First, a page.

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exbm t1_j18uzsj wrote

The way this was explained in HVAC/refrigeration school was a typical refrigerant cycle deals with two phases of matter liquid and gas. When a material changes phase from liquid to gas it requires extra energy to complete the change. The molecule will absorb that energy from the surrounding area. This is called latent heat (heat is energy). This lack of energy makes everything cold. Because cold is really the absence of energy.

The reason you compress the gas on the high side is because in a gas temperature and pressure correspond. Increasing the pressure of the gas increases it's temperature. By increasing the temperature to higher than ambient air you allow the latent heat to to flow into the ambient air. Heat/energy flows from hot to cold. Like water flows downhill. Once this latent heat has been absorbed into the ambient air the gas will phase change back to a liquid. Now you can slowly let the liquid back in the lowside of the cycle for it to be evaporated.

Source: AS in environmental control technology


zebediah49 t1_j18x0wm wrote

Note that this only works because of vapor pressure differences.

It is necessary that the compressor lower the pressure on the cold side such that its boiling point is below the cold reservoir temperature, and raise the pressure on the hot side such that that boiling point is above the hot reservoir temperature.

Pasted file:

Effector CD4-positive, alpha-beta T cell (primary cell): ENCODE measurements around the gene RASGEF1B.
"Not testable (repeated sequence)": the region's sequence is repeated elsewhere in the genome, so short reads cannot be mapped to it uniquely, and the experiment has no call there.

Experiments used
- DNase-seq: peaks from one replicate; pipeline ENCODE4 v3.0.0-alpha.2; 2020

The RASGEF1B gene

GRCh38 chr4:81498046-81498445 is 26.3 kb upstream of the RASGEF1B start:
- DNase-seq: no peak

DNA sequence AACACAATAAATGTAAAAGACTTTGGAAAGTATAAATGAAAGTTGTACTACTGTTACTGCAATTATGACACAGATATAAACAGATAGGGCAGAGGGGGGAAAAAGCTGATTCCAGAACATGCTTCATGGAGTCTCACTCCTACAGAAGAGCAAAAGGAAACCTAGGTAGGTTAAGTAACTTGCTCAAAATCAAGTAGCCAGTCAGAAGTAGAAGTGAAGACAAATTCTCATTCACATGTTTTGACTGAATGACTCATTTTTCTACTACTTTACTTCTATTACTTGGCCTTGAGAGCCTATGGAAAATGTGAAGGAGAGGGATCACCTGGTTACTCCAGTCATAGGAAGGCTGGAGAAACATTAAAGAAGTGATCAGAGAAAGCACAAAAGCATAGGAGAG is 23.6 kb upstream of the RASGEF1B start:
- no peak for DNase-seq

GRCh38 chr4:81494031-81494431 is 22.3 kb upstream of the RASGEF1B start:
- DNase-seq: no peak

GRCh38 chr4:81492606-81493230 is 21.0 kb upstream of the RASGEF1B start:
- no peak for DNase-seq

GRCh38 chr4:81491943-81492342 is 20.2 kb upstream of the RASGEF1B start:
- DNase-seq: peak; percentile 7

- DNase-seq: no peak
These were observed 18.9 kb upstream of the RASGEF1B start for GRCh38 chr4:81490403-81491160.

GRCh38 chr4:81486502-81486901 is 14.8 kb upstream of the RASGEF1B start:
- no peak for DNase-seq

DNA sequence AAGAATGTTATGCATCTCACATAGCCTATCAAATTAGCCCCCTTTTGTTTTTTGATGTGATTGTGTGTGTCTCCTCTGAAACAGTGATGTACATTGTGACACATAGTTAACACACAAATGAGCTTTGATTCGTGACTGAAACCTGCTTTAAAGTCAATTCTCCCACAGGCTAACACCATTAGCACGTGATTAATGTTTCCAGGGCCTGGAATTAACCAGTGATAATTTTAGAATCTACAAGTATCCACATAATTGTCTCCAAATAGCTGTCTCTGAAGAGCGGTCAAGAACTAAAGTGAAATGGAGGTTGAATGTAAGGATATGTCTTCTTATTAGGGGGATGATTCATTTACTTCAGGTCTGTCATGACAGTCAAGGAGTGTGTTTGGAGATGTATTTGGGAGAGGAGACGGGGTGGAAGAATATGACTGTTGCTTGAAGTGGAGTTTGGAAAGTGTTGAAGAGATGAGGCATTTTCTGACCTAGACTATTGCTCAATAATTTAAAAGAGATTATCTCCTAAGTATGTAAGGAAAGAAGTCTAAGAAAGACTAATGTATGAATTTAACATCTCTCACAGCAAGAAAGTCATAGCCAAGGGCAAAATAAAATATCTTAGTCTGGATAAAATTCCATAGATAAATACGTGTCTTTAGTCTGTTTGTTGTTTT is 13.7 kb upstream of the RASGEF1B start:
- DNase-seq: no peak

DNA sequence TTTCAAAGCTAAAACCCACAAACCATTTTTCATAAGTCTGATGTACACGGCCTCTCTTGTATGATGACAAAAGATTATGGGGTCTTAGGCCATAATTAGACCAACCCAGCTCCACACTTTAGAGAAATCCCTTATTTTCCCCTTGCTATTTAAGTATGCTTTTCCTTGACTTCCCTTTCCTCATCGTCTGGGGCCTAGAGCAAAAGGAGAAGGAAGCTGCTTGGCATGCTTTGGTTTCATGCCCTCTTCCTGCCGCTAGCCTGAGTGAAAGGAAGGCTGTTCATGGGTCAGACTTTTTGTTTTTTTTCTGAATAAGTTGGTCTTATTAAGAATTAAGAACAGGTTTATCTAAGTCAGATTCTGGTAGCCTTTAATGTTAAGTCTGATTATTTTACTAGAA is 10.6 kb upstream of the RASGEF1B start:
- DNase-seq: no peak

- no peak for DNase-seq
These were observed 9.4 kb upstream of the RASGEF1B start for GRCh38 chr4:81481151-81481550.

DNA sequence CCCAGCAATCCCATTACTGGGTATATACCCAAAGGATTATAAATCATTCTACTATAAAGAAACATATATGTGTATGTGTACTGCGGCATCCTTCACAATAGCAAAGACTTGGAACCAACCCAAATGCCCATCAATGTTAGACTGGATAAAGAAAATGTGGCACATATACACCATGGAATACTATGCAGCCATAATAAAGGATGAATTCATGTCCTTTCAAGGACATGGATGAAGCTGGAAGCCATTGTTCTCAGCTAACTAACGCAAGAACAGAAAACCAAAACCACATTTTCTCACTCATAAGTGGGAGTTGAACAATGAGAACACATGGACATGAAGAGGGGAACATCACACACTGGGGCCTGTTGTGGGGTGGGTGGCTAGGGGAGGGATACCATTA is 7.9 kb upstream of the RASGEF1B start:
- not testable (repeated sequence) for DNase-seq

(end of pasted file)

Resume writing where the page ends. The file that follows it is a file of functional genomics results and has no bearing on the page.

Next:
St1cks t1_j190ivz wrote

The compressor doesn't cause the lower pressure side on its own. We use a type of metering device to achieve a flash off within the suction line. Ideally a 25/75 mix of liquid and gas should be present at the start of the evaporator coil. Metering devices can be fixed or adjusting, which generally use a sensing bulb attached at the inlet of the evaporator.


zebediah49 t1_j191who wrote

This is true; you need some type of pressure drop device.

I give disproportionate credit to the compressor, due to it being the part that does the Work.


exbm t1_j19rjrr wrote

You need to use a compressor some types of systems use external heat but all systems need a flow restricting device


zebediah49 t1_j1a0qqf wrote

Strictly speaking many external-heat systems don't. They use an absorption refrigeration cycle, and while the partial pressure of the refrigerant components changes around, the total pressure of the system is approximately constant.


bob0979 t1_j199pol wrote

This latent heat for the phase change is also energy that doesn't require as much temperature difference, allowing more efficient energy extraction because some of the energy being transferred isn't received 'in temperature' but in physical state change. The Temps don't equalize as quickly because some of this energy is stored elsewhere than temperature. The whole system just gets to be a higher energy process by including the buffer of state changes.